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Is Olympic sponsorship worth the money?

Posted by sportspsychrob on Jun 19, 2008 2:57:11 PM

Global corporations such as Coca-Cola, Johnson

& Johnson and Adidas, along with Chinese businesses like China

Mobile and Bank of China have paid a total of $850 million to be

official sponsors of the Beijing and Turin Olympic Games.


With Western economies slowing down, one of the main aims of this

spending spree is to gain a foothold among China's middle class

(numbering approximately 250 million).


But research by the China Marketing Research Group, reported in Forbes Magazine,

has investigated the effectiveness of Olympic sponsorship as a tool for

developing brand awareness, brand loyalty and sales. This research

suggests that on these measures, Olympic sponsorship may not be



The vast majority of Chinese consumers interviews “did not care” who

the official sponsors were, and “did not consider official Olympic

sponsorship” when buying. According to the publishers of the research,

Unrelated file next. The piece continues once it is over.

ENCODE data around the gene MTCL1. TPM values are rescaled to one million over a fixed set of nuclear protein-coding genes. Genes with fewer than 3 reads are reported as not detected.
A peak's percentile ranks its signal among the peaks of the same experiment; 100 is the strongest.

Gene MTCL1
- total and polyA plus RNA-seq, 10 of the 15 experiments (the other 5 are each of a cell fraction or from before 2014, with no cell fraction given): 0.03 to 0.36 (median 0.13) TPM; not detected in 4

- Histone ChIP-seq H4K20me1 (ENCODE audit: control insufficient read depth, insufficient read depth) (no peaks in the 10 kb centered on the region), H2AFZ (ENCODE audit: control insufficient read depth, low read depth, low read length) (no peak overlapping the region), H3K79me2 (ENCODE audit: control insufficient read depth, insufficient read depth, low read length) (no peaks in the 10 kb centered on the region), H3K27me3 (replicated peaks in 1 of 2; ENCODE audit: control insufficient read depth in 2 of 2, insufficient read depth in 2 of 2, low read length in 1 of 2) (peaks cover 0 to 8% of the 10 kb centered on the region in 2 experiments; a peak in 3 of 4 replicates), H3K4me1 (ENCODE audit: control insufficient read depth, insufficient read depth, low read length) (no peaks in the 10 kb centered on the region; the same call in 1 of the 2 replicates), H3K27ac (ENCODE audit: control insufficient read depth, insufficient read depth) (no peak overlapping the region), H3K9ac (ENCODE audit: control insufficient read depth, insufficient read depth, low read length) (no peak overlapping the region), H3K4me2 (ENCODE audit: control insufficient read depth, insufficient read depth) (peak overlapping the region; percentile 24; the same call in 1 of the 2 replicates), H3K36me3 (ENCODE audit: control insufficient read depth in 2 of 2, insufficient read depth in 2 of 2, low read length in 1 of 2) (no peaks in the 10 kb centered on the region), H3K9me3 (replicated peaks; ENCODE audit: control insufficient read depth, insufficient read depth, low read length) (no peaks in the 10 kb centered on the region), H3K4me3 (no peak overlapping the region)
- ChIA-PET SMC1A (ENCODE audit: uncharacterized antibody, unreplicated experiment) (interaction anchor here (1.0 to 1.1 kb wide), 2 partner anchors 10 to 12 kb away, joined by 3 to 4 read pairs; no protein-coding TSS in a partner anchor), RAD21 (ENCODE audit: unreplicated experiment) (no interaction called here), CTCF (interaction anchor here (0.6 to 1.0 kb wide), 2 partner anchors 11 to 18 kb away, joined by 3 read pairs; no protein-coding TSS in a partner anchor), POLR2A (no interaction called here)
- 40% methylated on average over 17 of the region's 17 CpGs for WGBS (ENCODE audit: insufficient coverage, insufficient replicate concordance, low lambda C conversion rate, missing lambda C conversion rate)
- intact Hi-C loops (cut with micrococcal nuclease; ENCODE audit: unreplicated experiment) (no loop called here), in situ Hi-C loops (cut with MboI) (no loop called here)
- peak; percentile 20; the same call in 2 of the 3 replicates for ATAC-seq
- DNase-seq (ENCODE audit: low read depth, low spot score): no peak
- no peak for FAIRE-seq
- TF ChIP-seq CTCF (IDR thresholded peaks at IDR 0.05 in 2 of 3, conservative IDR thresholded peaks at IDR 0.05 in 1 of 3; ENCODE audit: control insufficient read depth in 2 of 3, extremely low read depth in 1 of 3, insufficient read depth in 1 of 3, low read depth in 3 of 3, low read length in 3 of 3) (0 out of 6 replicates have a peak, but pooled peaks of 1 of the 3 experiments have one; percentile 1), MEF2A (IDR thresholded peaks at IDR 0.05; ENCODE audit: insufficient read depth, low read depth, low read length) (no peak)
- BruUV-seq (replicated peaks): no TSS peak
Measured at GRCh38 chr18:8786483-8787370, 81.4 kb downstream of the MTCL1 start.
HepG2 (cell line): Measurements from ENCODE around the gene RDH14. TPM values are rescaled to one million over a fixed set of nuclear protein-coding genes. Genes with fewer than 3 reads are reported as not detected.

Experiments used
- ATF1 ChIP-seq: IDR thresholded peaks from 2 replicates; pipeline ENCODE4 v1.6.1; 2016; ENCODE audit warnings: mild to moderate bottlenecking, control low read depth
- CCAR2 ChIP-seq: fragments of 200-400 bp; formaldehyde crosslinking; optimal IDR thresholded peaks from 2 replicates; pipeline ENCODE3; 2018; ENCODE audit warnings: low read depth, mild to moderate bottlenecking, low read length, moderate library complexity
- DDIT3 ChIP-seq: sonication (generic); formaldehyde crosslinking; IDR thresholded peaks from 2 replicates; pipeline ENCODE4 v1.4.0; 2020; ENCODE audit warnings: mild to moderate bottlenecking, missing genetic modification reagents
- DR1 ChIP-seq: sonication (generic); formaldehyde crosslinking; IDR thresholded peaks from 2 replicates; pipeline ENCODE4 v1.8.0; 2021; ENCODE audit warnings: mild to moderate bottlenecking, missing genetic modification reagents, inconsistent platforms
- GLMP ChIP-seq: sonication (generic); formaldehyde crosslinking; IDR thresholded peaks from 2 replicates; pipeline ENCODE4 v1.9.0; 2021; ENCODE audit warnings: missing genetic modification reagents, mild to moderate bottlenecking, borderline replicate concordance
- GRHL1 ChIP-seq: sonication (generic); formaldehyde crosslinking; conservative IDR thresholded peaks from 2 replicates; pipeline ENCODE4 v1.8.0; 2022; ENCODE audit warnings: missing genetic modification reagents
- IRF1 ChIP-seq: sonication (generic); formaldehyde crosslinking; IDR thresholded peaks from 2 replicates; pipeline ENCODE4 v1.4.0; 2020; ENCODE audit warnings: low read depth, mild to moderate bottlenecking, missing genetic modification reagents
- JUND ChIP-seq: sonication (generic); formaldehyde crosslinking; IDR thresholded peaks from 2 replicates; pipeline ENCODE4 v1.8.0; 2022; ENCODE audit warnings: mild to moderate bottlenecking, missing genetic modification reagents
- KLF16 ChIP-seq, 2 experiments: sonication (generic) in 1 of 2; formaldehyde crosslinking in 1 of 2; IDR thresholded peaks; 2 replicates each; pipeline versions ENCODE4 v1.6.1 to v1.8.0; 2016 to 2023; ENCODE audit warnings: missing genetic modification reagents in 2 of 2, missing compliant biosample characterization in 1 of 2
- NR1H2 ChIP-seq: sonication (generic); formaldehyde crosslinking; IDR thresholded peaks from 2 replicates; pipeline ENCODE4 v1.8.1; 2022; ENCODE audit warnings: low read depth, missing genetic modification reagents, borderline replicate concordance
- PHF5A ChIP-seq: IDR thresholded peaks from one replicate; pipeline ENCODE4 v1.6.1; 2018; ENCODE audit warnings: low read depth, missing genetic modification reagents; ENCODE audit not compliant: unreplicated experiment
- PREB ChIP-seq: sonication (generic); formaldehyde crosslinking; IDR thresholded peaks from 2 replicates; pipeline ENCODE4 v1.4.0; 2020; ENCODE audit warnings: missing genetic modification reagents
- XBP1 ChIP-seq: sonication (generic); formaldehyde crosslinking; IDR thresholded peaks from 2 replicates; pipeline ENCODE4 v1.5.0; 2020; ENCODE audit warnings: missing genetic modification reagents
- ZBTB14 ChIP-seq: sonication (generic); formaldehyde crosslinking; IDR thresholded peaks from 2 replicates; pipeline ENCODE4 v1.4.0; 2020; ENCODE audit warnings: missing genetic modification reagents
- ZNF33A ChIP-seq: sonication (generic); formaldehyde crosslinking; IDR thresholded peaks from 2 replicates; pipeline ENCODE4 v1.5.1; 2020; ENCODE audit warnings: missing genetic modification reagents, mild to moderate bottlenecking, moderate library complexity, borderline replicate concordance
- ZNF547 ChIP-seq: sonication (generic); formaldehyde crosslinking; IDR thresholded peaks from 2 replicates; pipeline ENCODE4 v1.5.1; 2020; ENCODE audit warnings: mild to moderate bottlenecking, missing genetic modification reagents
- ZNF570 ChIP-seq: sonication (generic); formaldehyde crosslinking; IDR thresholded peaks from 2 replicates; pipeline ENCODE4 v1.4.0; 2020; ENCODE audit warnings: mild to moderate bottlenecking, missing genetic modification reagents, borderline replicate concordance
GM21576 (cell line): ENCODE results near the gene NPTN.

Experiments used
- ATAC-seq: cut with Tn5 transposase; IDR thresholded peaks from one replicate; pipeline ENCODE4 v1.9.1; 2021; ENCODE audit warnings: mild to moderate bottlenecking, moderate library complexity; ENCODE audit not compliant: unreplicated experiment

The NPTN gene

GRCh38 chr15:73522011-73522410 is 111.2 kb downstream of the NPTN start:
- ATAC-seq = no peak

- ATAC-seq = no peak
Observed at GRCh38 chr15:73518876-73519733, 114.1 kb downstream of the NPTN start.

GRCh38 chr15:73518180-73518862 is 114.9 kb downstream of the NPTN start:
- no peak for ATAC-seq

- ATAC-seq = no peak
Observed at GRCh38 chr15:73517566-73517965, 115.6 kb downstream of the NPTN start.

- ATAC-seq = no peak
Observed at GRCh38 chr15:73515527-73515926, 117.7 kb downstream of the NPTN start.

it is more important for multinationals to reach out to Chinese

consumers by fitting “their image of the ideal life” and focusing on

longer-term brand image than looking for a quick Olympic fix. Indeed,

the research appears to contradict a prevailing belief that Chinese

consumers and not brand loyal and would be easily swayed by association

with the Olympic Games.


An example of this insight is that consumers, when asked to identify

the official sponsor from a number of choices, often plumped for the

brand that they considered “best” in the market – using already

developed perceptions. Specifically, unless they could recall a

specific Olympic ad for Adidas, they tended to believe that Nike

(perceived to be the superior brand) was the official sportswear

sponsor. Rather than splashing out on offical sponsorship, Nike appear

to have gained from their association with Liu Xian, the World and Champion (and World Record Holder) in the 110m hurdles.


Perhaps this will lead to a change in tack over branding in China, and

may even influence future decisions to pay huge sums to sponsor the

Olympics. But then again, maybe the multinationals are not as naïve and

narrowly focused as the publishers of the research imply. Perhaps for

many of the Olympic sponsors, there are other strong benefits – for

example the potential cost of allowing competitors to have the global

platform provided by the games – or even the feelings of pride and

prestige that may be experienced not by consumers, but by employees, of

the official sponsors.

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